Professor Elwood, whose previous work showed that prawns endure pain, said his research highlighted the need to investigate the treatment of crustaceans used in food industries.

Hermit crabs have no shell of their own so inhabit other structures, usually empty mollusc shells.

In the research, wires were attached to shells to deliver the small shocks to the abdomen of some of the crabs within the shells. The only crabs to get out of their shells were those which had received shocks, indicating that the experience is unpleasant for them.

The research suggests that this response is not just a reflex, but that central neuronal processing takes place.

Hermit crabs are known to prefer some species of shells to others and it was found that that they were more likely to come out of the shells they least preferred.

The main aim of the experiment was to deliver a shock just under the threshold that causes crabs to move out of the shell, to see what happened when a new shell was then offered.

Crabs that had been shocked but had remained in their shell appeared to remember the experience of the shock because they quickly moved towards the new shell, investigated it briefly and were more likely to change to the new shell compared to those that had not been shocked.

“There has been a long debate about whether crustaceans including crabs, prawns and lobsters feel pain,” said Professor Elwood in a press statement.

“We know from previous research that they can detect harmful stimuli and withdraw from the source of the stimuli but that could be a simple reflex without the inner ‘feeling’ of unpleasantness that we associate with pain.

“This research demonstrates that it is not a simple reflex but that crabs trade-off their need for a quality shell with the need to avoid the harmful stimulus.

“Such trade-offs are seen in vertebrates in which the response to pain is controlled with respect to other requirements. Humans, for example, may hold onto a hot plate that contains food whereas they may drop an empty plate, showing that we take into account differing motivational requirements when responding to pain.

“Trade-offs of this type have not been previously demonstrated in crustaceans. The results are consistent with the idea of pain being experienced by these animals.”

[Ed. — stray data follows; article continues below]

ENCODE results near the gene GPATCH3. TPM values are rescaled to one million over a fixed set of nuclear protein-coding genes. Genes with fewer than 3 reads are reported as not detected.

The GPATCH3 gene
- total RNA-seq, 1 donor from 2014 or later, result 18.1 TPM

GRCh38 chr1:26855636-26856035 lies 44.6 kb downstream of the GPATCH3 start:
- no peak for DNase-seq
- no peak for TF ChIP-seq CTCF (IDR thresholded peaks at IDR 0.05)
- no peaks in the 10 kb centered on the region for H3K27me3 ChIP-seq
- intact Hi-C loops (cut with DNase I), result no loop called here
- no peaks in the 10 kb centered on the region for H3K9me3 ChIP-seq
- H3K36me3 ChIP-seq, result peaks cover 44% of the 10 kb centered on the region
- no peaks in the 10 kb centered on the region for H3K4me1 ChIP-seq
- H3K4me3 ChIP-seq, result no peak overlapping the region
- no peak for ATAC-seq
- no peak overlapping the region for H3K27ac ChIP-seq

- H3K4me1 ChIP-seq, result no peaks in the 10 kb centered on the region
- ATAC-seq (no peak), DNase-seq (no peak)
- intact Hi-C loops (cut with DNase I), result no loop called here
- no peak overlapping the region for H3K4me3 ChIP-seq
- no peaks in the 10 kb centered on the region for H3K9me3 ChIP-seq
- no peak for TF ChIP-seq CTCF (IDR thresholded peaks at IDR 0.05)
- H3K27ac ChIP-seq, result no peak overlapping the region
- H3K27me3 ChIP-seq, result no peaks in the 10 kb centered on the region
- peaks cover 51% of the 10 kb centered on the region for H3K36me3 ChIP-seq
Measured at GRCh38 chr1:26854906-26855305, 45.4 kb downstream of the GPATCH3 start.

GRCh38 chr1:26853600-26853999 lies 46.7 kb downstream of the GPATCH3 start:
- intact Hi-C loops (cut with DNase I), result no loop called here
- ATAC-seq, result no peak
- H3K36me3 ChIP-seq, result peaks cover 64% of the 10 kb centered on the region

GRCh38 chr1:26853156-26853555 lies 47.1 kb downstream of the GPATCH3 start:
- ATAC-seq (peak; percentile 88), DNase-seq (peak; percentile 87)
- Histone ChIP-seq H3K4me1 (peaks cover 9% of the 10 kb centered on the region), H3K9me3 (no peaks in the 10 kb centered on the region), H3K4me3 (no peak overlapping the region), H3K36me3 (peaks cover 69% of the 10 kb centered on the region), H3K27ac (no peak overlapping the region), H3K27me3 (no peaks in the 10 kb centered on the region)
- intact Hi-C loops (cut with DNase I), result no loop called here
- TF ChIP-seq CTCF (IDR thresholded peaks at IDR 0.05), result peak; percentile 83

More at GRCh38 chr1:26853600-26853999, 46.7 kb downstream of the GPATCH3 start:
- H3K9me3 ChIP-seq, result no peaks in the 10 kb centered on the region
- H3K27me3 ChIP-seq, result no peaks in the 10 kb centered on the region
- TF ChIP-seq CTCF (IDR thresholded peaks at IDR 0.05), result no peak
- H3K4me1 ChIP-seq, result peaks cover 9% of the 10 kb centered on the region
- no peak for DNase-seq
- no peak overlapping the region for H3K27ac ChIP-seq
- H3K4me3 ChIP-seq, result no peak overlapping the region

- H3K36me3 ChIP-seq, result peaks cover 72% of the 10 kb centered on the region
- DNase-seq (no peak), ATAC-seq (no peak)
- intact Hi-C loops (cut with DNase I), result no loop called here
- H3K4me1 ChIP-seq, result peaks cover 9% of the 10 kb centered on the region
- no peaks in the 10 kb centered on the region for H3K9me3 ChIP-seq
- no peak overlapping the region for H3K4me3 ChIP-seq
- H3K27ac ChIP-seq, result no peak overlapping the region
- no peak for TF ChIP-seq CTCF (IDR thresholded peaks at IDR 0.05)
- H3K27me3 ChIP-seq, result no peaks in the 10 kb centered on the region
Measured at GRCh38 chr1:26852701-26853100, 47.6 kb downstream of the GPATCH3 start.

Previous work at Queen’s University found that prawns show prolonged rubbing when an antenna was treated with weak acetic acid but this rubbing was reduced by local anesthetic.

According to Queen’s University the findings from both studies are consistent with observations of pain in mammals.

But Professor Elwood says that in contrast to mammals, little protection is given to the millions of crustaceans that are used in the fishing and food industries each day.

“More research is needed in this area where a potentially very large problem is being ignored,” said Elwood.

“Legislation to protect crustaceans has been proposed but it is likely to cover only scientific research. Millions of crustacean are caught or reared in aquaculture for the food industry.

“There is no protection for these animals (with the possible exception of certain states in Australia) as the presumption is that they cannot experience pain.

“With vertebrates we are asked to err on the side of caution and I believe this is the approach to take with these crustaceans

Brits flee to Godzone

Posted in Environment by admin
Flood2304 Brits flee to GodzoneNew Zealand is becoming a “lifeboat island” for environmental refugees, fleeing climate change that they fear will make the larger land masses of the Northern Hemisphere barren and uninhabitable.

One of the world’s most distinguished environmentalists, Professor James Lovelock, says in his new book, The Vanishing Face of Gaia, that New Zealand could be one of the world’s last havens as global warming fundamentally changes the planet.

And scientists at the Copenhagen climate science conference this month warned that equatorial regions in Asia and Africa would not be able to grow enough food, forcing a rush of eco-migrants to more temperate nations like New Zealand.

The fear of rising waters in England persuaded Lizzy and Mike Larmer-Cottle to move their family from London to Albany, half an hour north of Auckland, surrounded by rolling hills and beaches.

They say, New Zealand will provide a better quality of life for their sons.

“England was just having more and more flooding – half of it’s going to be under water,” said Lizzy..
Liam Clifford, a director of London-based GlobalVisas, writes on the company’s website that while some eco-migrants are from low-lying island nations, many are wealthy Americans and Europeans choosing to start a new life in New Zealand.

“It is seen as a country with a temperate climate that will escape extreme weather. It has a superior environmental record and is developing renewable fuels, and is shielded from conflicts by the Pacific Ocean.”

Figures from Statistics NZ show the numbers of permanent migrants arriving here from Europe increased 1 per cent to 26,870 in the past year.